“We went through so many fi­nanciers who es­sen­tially said, ‘There’s no mar­ket value in an Asian male lead,’ and re­ally dis­missed it re­gard­less of who it was,” Kog­o­nada said. “For me, and maybe for peo­ple who have been in the in­dus­try long enough, that was no sur­prise at all. We did have to go through that un­til we found this in­cred­i­ble part­ner in Danielle Ren­frew Behrens and Su­perla­tive Films.”

For the many riv­et­ing dis­cus­sions Jin and Casey en­gage in on-screen, punc­tu­ated by equally riv­et­ing si­lences and beau­ti­ful im­agery cap­tured by Kog­o­nada’s keen eye, their re­la­tion­ship re­mains some­thing just shy of a true love af­fair. And yet “Colum­bus” is so at­tuned to its char­ac­ters’ emo­tional lives, it gives Cho the op­por­tu­nity to tap into his po­ten­tial as not just a lead­ing man but a ro­man­tic fig­ure as well.

That’s some­thing fans of the ac­tor’s crim­i­nally short­lived ABC com­edy series “Selfie,” which paired him op­po­site “Doc­tor Who” alumna Karen Gil­lan, know he’s es­pe­cially adept at play­ing.

“That’s a huge part of be­ing a hu­man be­ing, look­ing for love and find­ing a part­ner in this world. When you con­stantly play char­ac­ters who don’t have that life, it feels in­com­plete and not to­tally hu­man,” Cho said.

“That re­ally is the Asian Amer­i­can co­nun­drum, be­ing thought of as not hu­man. Some­times you’re su­per­hu­man like a com­puter, ‘Oh, you’re so smart,’ or sub­hu­man in the sense, ‘I’d never touch you with a 10-foot pole.’ Nei­ther of those is right. It’s not real. The thing is not so much to play ro­mance or to get the girl but to play hu­man. To go as deep as you can go with your heart and feel as much as you feel in real life. To achieve equal sta­tus in the hu­man­ity depart­ment.”

And while the in­ter­ac­tions in “Colum­bus” are more in­tel­lec­tual than erotic, the film also af­forded Cho an ex­pe­ri­ence that he didn’t ex­pect: his first nude scene.

“I wasn’t aware we were do­ing that, I would’ve prepped longer,” he said. “Kog­o­nada came to me and said he and Elisha [Chris­tian], our DP, were mak­ing a shot list and they felt like the shower [in Jin’s ho­tel room] was so un­usual. They wanted to put the cam­era back to cap­ture the whole thing, but ob­vi­ously that would mean a butt shot.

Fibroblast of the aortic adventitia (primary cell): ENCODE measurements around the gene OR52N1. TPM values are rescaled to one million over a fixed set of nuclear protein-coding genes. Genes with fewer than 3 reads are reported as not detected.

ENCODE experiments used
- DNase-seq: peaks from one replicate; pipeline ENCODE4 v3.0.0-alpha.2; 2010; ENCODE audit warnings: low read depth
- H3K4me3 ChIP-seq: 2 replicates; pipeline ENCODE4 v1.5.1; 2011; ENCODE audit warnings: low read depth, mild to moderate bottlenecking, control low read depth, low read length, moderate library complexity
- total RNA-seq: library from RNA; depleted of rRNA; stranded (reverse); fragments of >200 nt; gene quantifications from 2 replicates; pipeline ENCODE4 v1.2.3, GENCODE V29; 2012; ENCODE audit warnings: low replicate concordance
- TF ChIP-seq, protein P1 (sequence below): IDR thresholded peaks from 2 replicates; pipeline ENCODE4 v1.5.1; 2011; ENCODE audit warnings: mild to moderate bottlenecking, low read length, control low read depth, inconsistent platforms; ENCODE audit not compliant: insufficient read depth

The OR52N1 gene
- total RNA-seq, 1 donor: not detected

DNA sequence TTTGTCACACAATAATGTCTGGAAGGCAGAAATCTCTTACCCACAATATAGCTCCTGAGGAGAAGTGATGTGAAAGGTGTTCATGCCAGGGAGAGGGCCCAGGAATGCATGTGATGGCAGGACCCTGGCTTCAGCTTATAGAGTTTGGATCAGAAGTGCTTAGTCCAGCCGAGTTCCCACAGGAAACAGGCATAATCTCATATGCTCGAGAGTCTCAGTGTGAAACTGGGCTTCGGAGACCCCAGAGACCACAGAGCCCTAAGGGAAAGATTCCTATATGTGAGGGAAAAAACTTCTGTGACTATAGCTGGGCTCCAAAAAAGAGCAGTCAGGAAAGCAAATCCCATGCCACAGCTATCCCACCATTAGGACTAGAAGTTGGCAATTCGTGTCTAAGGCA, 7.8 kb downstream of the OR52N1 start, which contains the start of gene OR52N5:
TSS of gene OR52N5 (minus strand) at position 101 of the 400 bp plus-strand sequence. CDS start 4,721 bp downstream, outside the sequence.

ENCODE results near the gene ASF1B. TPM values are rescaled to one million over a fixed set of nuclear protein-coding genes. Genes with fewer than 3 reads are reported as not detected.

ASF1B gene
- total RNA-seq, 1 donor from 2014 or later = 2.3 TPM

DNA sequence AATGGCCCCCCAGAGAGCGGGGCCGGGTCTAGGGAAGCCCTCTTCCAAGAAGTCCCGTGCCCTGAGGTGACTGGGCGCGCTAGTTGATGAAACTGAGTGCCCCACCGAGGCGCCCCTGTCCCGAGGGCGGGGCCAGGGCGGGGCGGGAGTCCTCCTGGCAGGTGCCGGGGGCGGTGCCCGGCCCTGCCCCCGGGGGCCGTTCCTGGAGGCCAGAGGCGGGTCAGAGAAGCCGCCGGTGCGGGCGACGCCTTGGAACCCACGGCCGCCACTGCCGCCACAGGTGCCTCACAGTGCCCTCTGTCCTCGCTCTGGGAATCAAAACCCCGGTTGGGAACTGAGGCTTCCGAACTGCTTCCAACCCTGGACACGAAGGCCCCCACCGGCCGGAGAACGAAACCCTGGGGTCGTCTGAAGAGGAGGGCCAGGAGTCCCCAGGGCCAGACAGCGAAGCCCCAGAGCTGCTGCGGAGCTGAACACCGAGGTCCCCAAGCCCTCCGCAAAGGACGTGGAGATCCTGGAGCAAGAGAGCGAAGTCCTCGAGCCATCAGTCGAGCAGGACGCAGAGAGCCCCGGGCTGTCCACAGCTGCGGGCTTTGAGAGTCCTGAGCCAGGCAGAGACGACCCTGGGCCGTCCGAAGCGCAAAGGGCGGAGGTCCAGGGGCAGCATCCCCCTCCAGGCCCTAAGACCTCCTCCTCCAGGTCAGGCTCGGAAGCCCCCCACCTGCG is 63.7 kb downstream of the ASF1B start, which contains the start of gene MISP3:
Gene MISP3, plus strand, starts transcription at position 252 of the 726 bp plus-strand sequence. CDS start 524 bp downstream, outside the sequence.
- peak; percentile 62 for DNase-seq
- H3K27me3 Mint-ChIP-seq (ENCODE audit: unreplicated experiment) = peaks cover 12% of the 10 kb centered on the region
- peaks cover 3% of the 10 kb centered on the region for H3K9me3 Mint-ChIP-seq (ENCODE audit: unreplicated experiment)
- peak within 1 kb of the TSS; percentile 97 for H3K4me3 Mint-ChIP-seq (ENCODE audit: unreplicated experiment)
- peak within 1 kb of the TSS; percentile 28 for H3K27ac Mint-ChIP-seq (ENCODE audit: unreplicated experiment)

“To be hon­est, at that point I trusted [Kog­o­nada] so much I said, ‘If you feel like it’s gonna be great then let’s do it.’ The other thing was I said, ‘I’m not sure there has been an Asian Amer­i­can male [butt] in Amer­i­can cin­ema.’ I couldn’t think of one. This is mod­est his­tory that we’re mak­ing.”

Cho said his wife was sur­prised but ul­ti­mately gave her bless­ing. “I think my lawyer is the one who called me to say, ‘You didn’t sign a nu­dity clause, man.’ I said, ‘It’s all right, it’s all right.’ ”

Re­gard­less of whether “Colum­bus” changes Cho’s ca­reer, he’s al­ready lined up a series of projects. He plays a de­tec­tive in the neo-noir in­die “Gemini,” which pre­miered at this year’s South by South­west Film Fes­ti­val in Austin, Texas, and hits the­aters next year, and has a re­cur­ring role as Billy Eich­ner’s love in­ter­est on the up­com­ing third sea­son of the Hulu com­edy series “Dif­fi­cult Peo­ple.”

He’s film­ing a lead role for the sec­ond sea­son of Fox’s “The Ex­or­cist,” a 10-episode arc he said al­lows him to break more ground.

“Even though there’s a lot of hor­ror from Asia in the Amer­i­can cin­e­matic tra­di­tion, I hadn’t seen Asians at the cen­ter of it. [‘The Ex­or­cist’] traf­ficked in this im­agery of Amer­ica that I thought would be fun to shake up a lit­tle bit with my face.”

Al Seib Los An­ge­les Times

“IT FELT like a lit­tle bit of a dream,” John Cho says. “Projects this small and this un­usual are hard to make real, but it hap­pened.”

Elisha Chris­tian Su­perla­tive Films / Depth of Field

JIN (John Cho) forms a unique con­nec­tion with a col­lege-age lo­cal, Casey (Ha­ley Lu Richard­son), in the new in­die drama “Colum­bus.”

Warner Bros.

CHO was Harold to Kal Penn’s Ku­mar in the series, in­clud­ing “A Very Harold & Ku­mar 3D Christ­mas.”

Kim­ber­ley French Para­mount Pic­tures

TWO TO BEAM UP: Cho, with Zoe Sal­dana, por­trays Sulu in the re­boot of the “Star Trek” fran­chise.

Eric McCand­less ABC

THE AC­TOR showed off his sit­com chops in ABC’s “Selfie,” which paired him op­po­site Karen Gil­lan.